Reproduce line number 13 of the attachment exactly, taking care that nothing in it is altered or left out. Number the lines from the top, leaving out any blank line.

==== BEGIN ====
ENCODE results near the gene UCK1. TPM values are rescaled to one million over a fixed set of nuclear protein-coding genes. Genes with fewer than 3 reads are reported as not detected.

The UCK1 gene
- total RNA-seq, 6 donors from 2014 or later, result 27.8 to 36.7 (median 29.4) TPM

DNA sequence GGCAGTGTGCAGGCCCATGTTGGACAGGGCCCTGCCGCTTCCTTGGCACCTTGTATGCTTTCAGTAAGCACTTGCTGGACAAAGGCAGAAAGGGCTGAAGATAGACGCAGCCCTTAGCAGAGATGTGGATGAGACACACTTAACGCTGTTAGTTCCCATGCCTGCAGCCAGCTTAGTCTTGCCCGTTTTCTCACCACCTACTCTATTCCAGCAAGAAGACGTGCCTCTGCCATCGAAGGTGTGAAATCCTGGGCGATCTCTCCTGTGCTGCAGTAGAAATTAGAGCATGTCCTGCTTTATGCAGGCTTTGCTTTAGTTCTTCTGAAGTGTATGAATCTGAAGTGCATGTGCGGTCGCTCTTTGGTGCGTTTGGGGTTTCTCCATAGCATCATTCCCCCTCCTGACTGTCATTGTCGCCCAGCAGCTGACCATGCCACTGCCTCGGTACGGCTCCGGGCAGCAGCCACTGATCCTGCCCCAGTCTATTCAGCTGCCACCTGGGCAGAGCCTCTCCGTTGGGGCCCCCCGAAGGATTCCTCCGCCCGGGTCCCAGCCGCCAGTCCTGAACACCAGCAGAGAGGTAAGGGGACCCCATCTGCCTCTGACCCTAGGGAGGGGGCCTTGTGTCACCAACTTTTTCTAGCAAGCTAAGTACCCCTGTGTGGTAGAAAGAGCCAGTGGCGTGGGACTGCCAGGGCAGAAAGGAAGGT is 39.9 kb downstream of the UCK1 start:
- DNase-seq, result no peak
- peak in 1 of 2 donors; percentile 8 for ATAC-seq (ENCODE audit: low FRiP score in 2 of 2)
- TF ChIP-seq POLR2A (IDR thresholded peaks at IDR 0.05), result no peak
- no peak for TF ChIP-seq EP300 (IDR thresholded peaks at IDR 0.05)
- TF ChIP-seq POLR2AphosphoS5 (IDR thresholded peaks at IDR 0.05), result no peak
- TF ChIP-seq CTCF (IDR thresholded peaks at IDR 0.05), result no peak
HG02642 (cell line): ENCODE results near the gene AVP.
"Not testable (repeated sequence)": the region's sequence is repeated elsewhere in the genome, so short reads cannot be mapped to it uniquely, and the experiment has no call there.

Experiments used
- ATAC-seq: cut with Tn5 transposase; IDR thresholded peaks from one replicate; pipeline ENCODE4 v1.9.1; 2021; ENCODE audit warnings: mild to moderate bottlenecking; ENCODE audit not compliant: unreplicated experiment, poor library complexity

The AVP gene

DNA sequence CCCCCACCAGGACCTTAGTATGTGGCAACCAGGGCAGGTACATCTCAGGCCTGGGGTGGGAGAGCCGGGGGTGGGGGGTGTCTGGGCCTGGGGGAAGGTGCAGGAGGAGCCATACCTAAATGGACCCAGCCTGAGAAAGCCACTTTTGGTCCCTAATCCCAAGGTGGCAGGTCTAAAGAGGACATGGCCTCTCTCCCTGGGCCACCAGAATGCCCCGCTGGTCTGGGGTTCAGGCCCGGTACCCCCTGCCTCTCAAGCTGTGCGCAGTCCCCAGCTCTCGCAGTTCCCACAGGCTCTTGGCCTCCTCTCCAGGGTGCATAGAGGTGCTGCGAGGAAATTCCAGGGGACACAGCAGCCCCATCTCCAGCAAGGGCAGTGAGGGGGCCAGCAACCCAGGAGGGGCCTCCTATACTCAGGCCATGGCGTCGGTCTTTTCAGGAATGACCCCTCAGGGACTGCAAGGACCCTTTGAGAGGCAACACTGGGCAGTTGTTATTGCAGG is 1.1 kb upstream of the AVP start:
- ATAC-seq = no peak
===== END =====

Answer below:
Experiments used